HMAS Brisbane in April 2019
|Namesake:||City of Brisbane, Queensland|
|Ordered:||4 October 2007|
|Laid down:||3 February 2014|
|Launched:||15 December 2016|
|Acquired:||27 July 2018|
|Commissioned:||27 October 2018|
|Motto:||"We Aim At Higher Things"|
|Three inherited battle honours|
|General characteristics (as designed)|
|Class and type:||Hobart-class destroyer|
|Displacement:||6,250 tonnes (6,150 long tons; 6,890 short tons) full load|
|Length:||147.2 m (482 ft 11 in)|
|Beam:||18.6 m (61 ft 0 in) maximum|
|Draught:||5.17 m (17 ft 0 in)|
|Speed:||Over 28 knots (52 km/h; 32 mph)|
|Range:||Over 5,000 nautical miles (9,300 km; 5,800 mi) at 18 knots (33 km/h; 21 mph)|
|Sensors and |
|Electronic warfare |
|Aircraft carried:||1 x MH-60R Seahawk|
The ship was built at ASC's shipyard in Osborne, South Australia from modules fabricated by ASC, BAE Systems Australia in Victoria, and Forgacs Group in New South Wales. She was laid down on 3 February 2014 and launched on 15 December 2016.
Brisbane was commissioned on 27 October 2018. The destroyer completed its weapons trials in March 2019. On 6 April 2019 Brisbane's crew conducted a Freedom of Entry parade through the Brisbane central business district.
A guided-missile destroyer is a destroyer designed to launch guided missiles. Many are also equipped to carry out anti-submarine, anti-air, and anti-surface operations. The NATO standard designation for these vessels is DDG. Nations vary in their use of destroyer D designation in their hull pennant numbering, either prefixing or dropping it altogether. The U.S. Navy has adopted the classification DDG in the American hull classification system.
In addition to the guns, a guided-missile destroyer is usually equipped with two large missile magazines, usually in vertical-launch cells. Some guided-missile destroyers contain powerful radar systems, such as the United States’ Aegis Combat System, and may be adopted for use in an anti-missile or ballistic-missile defense role. This is especially true of navies that no longer operate cruisers, so other vessels must be adopted to fill in the gap.HMAS Brisbane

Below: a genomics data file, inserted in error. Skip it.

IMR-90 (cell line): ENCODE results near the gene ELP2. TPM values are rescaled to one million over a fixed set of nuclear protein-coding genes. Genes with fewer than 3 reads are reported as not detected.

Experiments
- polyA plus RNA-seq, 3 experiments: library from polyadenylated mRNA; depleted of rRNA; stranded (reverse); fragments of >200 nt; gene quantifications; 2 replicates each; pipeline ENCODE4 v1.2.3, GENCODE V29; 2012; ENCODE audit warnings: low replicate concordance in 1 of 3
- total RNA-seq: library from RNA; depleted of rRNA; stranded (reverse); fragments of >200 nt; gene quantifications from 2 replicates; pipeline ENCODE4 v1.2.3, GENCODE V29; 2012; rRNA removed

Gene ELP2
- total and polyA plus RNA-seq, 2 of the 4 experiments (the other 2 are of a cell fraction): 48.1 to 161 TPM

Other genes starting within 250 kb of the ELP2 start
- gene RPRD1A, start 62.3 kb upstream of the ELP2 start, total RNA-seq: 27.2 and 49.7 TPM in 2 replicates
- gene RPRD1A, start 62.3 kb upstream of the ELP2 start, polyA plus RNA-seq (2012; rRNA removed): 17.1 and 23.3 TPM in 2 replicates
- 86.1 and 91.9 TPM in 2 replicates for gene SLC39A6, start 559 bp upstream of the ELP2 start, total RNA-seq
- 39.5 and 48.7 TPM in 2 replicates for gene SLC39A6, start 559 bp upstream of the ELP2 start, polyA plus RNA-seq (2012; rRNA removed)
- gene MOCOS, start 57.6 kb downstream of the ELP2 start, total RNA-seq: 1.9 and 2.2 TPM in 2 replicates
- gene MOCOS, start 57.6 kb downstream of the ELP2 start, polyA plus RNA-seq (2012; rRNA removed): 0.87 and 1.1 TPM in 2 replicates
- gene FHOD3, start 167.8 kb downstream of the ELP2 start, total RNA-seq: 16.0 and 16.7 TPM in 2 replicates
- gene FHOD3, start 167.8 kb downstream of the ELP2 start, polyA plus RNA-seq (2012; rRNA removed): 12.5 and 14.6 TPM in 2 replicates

Three ships and a naval base of the Royal Australian Navy have been named HMAS Brisbane after Brisbane, the capital city of Queensland.
HMAS Brisbane (1915), a Town-class light cruiser launched in 1915 and decommissioned in 1935
HMAS Brisbane (naval base), a naval base operated in Brisbane between 1940 and 1942
HMAS Brisbane (D 41), a Perth-class guided missile destroyer launched in 1966 and decommissioned in 2001
HMAS Brisbane (DDG 41), a Hobart-class air warfare destroyer commissioned in 2018Hobart-class destroyer
The Hobart class is a ship class of three air warfare destroyers (AWDs) being built for the Royal Australian Navy (RAN). Planning for ships to replace the Adelaide-class frigates and restore the capability last exhibited by the Perth-class destroyers began by 2000, initially under acquisition project SEA 1400, which was re-designated SEA 4000. Although the designation "Air Warfare Destroyer" is used to describe ships dedicated to the defence of a naval force (plus assets ashore) from aircraft and missile attack, the planned Australian destroyers are expected to also operate in anti-surface, anti-submarine, and naval gunfire support roles.
Planning for the Australian Air Warfare Destroyer (as the class was known until 2006) continued through the mid-2000s, with the selection of the Aegis combat system as the intended combat system and ASC as the primary shipbuilder in 2005. In late 2005, the AWD Alliance was formed as a consortium of the Defence Materiel Organisation (DMO), ASC, and Raytheon. Between 2005 and 2007, Gibbs & Cox's Evolved Arleigh Burke-class destroyer concept and Navantia's Álvaro de Bazán-class frigate competed for selection as the AWD design. Although the Arleigh Burke design was larger and more capable, the Álvaro de Bazán design was selected in June 2007 as it was an existing design, and would be cheaper, quicker, and less risky to build.
Three ships were ordered in October 2007, and will be assembled at ASC's facility in Osborne, South Australia, from 31 pre-fabricated modules (or 'blocks'). An option to build a fourth destroyer was included in the original contract, but has not been exercised. ASC, NQEA Australia, and the Forgacs Group were selected in May 2009 to build the blocks, but within two months, NQEA was replaced by BAE Systems Australia. Construction errors and growing delays led the AWD Alliance to redistribute the construction workload in 2011, with some modules to be built by Navantia. Increasing slippage has pushed the original planned 2014-2016 commissioning dates out by at least three years, with lead ship Hobart to be completed by June 2017, Brisbane in September 2018, and Sydney by March 2020. The AWD Alliance, Navantia, and the involved shipyards have been criticised for underestimating risks, costs, and timeframes; faulty drawings and bad building practices leading to repeated manufacturing errors; and blame-passing. The alliance concept has been panned for having no clear management structure or entity in charge, and having the DMO simultaneously acting as supplier, build partner, and customer for the ships.